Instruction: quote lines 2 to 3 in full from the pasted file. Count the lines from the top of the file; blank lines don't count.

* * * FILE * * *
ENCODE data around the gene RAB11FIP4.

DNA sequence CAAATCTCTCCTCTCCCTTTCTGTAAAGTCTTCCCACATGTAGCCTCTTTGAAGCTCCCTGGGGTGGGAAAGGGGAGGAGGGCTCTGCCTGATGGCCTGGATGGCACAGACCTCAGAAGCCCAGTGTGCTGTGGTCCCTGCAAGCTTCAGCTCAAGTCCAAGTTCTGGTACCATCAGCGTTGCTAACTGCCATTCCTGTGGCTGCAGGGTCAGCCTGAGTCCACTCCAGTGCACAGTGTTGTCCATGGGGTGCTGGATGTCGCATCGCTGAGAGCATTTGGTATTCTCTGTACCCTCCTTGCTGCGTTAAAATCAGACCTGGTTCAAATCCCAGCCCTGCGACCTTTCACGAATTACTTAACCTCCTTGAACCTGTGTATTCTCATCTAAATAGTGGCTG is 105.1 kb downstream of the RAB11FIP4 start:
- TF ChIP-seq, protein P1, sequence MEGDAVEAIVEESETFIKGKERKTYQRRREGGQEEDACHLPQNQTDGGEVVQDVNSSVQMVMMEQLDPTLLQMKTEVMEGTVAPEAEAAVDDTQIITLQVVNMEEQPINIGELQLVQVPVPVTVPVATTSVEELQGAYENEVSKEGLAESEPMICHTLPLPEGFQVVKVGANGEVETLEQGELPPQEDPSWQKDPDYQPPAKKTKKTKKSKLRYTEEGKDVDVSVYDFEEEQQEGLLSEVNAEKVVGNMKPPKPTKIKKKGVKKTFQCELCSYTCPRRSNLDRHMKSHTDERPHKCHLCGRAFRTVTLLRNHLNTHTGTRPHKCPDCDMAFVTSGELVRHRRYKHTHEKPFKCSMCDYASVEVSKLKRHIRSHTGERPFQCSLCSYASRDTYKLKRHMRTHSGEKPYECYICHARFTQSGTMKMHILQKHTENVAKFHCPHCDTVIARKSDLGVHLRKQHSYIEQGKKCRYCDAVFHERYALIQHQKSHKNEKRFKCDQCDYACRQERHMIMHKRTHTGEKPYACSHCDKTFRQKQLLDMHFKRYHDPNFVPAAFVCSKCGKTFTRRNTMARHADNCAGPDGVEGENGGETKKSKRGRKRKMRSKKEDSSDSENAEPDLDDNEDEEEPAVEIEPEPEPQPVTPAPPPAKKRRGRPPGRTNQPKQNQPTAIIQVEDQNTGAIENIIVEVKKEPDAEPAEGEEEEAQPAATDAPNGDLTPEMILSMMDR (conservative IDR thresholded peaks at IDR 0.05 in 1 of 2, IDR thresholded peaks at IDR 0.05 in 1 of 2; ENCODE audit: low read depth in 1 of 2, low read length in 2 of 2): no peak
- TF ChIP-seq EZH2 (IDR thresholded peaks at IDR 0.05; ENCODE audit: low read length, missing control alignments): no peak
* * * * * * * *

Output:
DNA sequence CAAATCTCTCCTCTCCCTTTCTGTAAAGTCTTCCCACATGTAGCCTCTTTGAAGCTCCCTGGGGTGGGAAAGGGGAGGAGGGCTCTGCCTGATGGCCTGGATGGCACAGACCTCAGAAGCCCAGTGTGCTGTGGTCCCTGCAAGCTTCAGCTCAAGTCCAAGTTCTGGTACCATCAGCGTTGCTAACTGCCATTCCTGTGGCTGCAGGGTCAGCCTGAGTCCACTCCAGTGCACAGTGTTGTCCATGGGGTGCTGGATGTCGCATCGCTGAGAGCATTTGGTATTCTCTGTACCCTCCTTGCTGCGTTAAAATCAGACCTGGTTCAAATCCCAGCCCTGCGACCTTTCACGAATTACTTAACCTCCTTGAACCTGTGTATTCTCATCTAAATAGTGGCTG is 105.1 kb downstream of the RAB11FIP4 start:
- TF ChIP-seq, protein P1, sequence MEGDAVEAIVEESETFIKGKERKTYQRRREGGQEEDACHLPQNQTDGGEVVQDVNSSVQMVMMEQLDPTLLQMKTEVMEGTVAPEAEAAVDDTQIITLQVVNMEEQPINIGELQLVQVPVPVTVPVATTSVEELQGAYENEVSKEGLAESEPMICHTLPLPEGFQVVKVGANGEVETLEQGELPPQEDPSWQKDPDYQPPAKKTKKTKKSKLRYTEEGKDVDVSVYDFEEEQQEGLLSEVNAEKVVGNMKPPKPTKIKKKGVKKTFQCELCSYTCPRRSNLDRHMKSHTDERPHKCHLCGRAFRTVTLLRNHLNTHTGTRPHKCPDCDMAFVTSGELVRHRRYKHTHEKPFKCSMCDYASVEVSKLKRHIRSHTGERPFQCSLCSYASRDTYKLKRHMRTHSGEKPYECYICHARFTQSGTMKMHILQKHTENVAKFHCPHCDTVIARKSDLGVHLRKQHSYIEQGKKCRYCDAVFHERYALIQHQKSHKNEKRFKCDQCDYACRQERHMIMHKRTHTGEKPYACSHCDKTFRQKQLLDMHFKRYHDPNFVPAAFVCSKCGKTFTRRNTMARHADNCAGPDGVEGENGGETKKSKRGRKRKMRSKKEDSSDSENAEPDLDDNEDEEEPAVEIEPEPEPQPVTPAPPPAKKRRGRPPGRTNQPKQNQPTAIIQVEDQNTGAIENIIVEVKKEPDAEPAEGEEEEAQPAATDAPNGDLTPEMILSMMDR (conservative IDR thresholded peaks at IDR 0.05 in 1 of 2, IDR thresholded peaks at IDR 0.05 in 1 of 2; ENCODE audit: low read depth in 1 of 2, low read length in 2 of 2): no peak